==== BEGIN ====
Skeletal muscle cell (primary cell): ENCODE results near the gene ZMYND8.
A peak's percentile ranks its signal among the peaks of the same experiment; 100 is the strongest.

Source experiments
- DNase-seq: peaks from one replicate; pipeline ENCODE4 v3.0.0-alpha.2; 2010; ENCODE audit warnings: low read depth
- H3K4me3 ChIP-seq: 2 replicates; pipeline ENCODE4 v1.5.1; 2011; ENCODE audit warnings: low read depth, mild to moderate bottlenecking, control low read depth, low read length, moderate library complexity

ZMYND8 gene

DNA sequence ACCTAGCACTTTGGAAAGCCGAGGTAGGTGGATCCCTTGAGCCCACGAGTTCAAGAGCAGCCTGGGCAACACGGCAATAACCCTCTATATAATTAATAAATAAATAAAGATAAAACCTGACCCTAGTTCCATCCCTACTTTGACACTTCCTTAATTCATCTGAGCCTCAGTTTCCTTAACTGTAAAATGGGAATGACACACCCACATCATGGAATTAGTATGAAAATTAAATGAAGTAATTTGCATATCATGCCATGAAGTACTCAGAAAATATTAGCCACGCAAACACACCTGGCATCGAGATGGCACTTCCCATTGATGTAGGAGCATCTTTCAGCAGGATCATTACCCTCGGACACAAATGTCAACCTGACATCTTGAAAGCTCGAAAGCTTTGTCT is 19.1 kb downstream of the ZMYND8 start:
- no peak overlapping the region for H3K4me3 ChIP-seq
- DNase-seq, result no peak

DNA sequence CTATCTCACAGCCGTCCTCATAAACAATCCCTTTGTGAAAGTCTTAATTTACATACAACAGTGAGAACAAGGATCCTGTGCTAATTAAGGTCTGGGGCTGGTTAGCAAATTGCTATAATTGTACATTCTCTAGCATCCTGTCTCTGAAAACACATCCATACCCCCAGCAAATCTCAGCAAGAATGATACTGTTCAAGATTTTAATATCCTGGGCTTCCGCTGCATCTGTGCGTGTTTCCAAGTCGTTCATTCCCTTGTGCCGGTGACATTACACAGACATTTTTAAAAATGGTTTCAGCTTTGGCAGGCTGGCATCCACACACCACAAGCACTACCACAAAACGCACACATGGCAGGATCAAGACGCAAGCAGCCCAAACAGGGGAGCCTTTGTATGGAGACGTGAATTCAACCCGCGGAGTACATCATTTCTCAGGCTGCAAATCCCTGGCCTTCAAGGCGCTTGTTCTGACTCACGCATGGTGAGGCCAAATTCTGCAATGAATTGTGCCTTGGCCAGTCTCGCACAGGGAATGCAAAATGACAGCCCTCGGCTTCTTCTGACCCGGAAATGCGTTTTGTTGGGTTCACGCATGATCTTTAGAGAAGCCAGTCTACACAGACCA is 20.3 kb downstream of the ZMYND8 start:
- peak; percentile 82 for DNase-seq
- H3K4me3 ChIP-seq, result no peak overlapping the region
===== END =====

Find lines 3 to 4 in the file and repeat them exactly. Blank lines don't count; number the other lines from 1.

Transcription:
Source experiments
- DNase-seq: peaks from one replicate; pipeline ENCODE4 v3.0.0-alpha.2; 2010; ENCODE audit warnings: low read depth